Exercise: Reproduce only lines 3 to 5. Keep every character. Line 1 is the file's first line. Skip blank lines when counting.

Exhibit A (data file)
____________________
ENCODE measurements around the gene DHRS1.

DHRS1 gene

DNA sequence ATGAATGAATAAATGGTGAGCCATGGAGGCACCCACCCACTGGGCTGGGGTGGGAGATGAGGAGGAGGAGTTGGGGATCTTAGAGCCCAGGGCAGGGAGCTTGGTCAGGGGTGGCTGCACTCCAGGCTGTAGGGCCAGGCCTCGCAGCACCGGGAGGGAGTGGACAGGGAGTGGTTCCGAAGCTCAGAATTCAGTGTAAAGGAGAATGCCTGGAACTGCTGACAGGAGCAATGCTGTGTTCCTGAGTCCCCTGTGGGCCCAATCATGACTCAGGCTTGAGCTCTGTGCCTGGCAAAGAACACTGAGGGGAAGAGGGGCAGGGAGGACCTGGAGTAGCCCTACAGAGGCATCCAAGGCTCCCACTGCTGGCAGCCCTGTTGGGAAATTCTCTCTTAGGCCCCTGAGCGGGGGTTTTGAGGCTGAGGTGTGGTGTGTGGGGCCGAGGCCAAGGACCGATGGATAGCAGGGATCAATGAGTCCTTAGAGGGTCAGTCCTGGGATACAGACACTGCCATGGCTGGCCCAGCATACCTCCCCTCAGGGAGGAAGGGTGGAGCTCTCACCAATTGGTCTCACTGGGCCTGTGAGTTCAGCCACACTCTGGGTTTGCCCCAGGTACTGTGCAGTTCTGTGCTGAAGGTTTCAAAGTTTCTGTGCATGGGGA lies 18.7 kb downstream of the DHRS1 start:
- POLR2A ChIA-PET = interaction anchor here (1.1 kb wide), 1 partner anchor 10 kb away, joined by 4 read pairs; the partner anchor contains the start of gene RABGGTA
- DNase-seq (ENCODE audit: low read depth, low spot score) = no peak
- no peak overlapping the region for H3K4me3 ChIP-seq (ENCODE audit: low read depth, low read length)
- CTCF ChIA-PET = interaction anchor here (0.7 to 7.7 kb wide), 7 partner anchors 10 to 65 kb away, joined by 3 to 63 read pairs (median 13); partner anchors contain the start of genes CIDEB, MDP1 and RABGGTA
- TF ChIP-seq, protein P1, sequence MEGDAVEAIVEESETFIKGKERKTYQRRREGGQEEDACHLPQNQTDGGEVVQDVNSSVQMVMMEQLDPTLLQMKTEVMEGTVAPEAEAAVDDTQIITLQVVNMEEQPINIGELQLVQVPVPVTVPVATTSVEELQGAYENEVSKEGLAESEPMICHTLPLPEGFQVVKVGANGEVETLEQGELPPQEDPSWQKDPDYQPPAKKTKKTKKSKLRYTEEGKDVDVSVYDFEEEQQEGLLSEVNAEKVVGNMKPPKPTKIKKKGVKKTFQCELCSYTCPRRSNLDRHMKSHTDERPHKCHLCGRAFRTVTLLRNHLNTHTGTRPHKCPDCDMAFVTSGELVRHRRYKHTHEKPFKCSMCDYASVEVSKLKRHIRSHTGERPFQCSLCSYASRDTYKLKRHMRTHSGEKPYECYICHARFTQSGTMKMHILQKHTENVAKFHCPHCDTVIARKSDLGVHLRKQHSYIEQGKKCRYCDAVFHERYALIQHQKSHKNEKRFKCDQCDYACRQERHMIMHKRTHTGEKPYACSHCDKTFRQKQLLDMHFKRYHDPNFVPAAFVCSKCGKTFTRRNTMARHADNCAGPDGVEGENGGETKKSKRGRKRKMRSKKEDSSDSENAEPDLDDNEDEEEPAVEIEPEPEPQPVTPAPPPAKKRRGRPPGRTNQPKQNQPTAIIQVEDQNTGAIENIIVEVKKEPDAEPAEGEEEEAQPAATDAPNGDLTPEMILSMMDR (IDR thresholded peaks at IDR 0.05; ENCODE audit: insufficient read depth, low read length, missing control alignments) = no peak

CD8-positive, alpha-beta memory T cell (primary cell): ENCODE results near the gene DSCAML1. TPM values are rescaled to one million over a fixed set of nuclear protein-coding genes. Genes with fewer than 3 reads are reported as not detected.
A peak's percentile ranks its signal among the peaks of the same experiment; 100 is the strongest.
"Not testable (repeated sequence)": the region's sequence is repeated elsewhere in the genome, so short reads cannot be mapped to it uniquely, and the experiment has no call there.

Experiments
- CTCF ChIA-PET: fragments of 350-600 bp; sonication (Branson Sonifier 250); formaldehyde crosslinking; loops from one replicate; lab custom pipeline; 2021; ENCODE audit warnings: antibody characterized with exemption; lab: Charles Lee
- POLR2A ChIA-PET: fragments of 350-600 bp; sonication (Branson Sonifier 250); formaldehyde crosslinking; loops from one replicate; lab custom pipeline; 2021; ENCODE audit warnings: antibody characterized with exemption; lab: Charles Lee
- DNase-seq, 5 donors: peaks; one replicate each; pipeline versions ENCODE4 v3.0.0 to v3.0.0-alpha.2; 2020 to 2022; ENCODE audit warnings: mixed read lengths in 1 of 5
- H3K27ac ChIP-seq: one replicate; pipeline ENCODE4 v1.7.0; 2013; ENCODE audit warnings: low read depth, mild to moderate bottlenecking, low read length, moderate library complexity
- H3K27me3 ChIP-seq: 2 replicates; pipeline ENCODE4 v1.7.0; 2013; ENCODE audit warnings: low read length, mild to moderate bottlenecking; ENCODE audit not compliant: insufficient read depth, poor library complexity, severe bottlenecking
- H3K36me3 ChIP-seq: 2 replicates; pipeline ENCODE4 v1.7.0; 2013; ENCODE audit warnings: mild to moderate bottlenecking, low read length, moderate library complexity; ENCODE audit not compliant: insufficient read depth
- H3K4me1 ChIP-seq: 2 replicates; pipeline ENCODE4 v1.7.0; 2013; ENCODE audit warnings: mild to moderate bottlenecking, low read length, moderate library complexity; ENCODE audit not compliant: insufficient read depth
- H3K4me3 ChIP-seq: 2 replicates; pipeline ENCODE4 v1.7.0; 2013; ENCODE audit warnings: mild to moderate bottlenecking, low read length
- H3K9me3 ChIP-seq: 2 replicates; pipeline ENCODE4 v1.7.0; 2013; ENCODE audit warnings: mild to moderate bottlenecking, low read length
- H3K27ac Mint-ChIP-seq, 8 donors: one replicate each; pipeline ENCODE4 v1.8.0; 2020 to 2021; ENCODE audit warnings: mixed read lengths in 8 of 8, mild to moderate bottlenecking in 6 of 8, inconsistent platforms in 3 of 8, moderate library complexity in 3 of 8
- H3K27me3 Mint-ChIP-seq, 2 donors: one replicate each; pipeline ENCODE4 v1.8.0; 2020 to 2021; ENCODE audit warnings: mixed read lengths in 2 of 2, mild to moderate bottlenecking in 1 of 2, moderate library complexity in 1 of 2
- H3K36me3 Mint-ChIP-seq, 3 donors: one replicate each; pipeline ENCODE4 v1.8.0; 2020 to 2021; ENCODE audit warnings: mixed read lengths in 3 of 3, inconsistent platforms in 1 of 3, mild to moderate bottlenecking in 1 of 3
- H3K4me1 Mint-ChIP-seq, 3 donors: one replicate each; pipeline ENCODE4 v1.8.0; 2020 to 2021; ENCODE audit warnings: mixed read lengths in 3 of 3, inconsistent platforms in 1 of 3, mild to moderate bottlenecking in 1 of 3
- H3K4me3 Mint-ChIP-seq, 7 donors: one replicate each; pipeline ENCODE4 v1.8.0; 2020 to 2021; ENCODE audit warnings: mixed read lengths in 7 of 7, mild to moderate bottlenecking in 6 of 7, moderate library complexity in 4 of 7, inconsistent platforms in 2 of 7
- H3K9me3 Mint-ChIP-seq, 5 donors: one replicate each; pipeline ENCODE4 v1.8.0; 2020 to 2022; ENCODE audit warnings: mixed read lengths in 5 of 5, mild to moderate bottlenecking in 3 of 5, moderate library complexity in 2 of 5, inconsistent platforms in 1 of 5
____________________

DNA sequence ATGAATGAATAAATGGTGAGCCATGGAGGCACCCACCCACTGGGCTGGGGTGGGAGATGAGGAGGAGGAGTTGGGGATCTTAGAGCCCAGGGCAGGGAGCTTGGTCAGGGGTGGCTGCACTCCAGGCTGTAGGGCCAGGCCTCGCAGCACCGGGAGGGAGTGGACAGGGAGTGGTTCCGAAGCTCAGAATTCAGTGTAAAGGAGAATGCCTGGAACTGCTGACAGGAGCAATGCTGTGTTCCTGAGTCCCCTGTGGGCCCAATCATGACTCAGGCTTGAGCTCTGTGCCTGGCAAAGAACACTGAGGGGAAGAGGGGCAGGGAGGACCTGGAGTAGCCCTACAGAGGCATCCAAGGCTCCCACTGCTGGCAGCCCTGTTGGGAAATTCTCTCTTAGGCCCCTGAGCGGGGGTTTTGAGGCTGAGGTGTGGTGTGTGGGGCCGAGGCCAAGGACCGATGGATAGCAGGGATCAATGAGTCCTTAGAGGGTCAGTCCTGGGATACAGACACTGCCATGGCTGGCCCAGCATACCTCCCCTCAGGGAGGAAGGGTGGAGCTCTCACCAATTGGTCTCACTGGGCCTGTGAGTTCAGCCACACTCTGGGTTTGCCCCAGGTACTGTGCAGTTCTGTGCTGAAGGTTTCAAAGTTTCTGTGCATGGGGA lies 18.7 kb downstream of the DHRS1 start:
- POLR2A ChIA-PET = interaction anchor here (1.1 kb wide), 1 partner anchor 10 kb away, joined by 4 read pairs; the partner anchor contains the start of gene RABGGTA
- DNase-seq (ENCODE audit: low read depth, low spot score) = no peak